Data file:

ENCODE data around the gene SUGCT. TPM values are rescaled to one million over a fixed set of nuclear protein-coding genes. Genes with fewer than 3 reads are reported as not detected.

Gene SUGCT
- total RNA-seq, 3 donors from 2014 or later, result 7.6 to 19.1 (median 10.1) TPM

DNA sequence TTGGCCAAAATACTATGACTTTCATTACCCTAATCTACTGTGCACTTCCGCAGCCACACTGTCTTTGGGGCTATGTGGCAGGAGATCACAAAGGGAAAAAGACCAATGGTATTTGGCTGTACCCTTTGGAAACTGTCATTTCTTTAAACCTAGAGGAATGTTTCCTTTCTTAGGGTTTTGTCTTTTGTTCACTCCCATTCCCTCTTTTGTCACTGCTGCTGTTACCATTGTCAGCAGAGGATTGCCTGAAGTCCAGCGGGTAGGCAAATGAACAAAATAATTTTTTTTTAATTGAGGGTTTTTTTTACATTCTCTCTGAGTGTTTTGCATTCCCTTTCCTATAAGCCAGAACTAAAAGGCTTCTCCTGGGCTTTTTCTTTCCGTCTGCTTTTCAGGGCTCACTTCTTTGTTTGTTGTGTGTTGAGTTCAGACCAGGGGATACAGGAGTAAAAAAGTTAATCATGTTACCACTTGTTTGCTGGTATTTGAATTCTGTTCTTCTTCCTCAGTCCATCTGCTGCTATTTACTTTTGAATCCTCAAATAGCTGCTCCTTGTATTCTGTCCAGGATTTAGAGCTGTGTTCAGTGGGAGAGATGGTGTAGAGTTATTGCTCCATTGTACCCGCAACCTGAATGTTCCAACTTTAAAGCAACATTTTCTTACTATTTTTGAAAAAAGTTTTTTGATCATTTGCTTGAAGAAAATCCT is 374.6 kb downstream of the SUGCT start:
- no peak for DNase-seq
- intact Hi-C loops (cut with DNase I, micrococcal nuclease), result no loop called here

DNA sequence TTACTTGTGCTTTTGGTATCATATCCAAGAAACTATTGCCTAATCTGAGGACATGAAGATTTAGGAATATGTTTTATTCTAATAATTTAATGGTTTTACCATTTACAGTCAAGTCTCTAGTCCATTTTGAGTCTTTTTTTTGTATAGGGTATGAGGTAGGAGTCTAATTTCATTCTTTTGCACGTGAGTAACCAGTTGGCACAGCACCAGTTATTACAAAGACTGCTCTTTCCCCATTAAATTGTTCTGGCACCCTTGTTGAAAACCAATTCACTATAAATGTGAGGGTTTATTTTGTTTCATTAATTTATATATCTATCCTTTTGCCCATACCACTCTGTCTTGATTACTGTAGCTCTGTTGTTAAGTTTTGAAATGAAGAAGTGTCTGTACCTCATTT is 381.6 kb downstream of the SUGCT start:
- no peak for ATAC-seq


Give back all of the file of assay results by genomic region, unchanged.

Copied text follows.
ENCODE data around the gene SUGCT. TPM values are rescaled to one million over a fixed set of nuclear protein-coding genes. Genes with fewer than 3 reads are reported as not detected.

Gene SUGCT
- total RNA-seq, 3 donors from 2014 or later, result 7.6 to 19.1 (median 10.1) TPM

DNA sequence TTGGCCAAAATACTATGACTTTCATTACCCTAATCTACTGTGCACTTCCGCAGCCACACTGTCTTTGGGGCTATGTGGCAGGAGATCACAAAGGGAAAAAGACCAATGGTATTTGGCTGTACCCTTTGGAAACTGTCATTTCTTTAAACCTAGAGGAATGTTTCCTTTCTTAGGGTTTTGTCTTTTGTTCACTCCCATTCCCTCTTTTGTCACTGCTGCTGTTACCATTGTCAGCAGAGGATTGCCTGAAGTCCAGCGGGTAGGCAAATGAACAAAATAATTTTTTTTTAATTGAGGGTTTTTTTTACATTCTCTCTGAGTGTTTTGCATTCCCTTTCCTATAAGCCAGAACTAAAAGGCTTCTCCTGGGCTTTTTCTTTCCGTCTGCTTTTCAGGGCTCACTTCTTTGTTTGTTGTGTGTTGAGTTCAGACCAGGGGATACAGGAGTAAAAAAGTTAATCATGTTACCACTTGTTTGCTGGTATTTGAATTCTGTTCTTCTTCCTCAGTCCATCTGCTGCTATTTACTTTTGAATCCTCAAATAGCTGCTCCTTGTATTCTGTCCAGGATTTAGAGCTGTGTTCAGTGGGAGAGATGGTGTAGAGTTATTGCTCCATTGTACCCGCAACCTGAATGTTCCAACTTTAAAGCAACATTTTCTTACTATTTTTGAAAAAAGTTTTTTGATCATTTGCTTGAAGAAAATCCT is 374.6 kb downstream of the SUGCT start:
- no peak for DNase-seq
- intact Hi-C loops (cut with DNase I, micrococcal nuclease), result no loop called here

DNA sequence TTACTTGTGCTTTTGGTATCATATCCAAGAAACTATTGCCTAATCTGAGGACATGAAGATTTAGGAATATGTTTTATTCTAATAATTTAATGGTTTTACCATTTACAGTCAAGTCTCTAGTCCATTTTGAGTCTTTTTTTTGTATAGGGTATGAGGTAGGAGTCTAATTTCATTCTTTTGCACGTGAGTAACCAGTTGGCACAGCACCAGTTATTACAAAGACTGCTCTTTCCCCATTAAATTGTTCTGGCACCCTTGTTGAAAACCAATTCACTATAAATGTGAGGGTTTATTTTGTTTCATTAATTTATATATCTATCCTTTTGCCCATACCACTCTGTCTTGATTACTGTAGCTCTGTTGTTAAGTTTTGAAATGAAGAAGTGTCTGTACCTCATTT is 381.6 kb downstream of the SUGCT start:
- no peak for ATAC-seq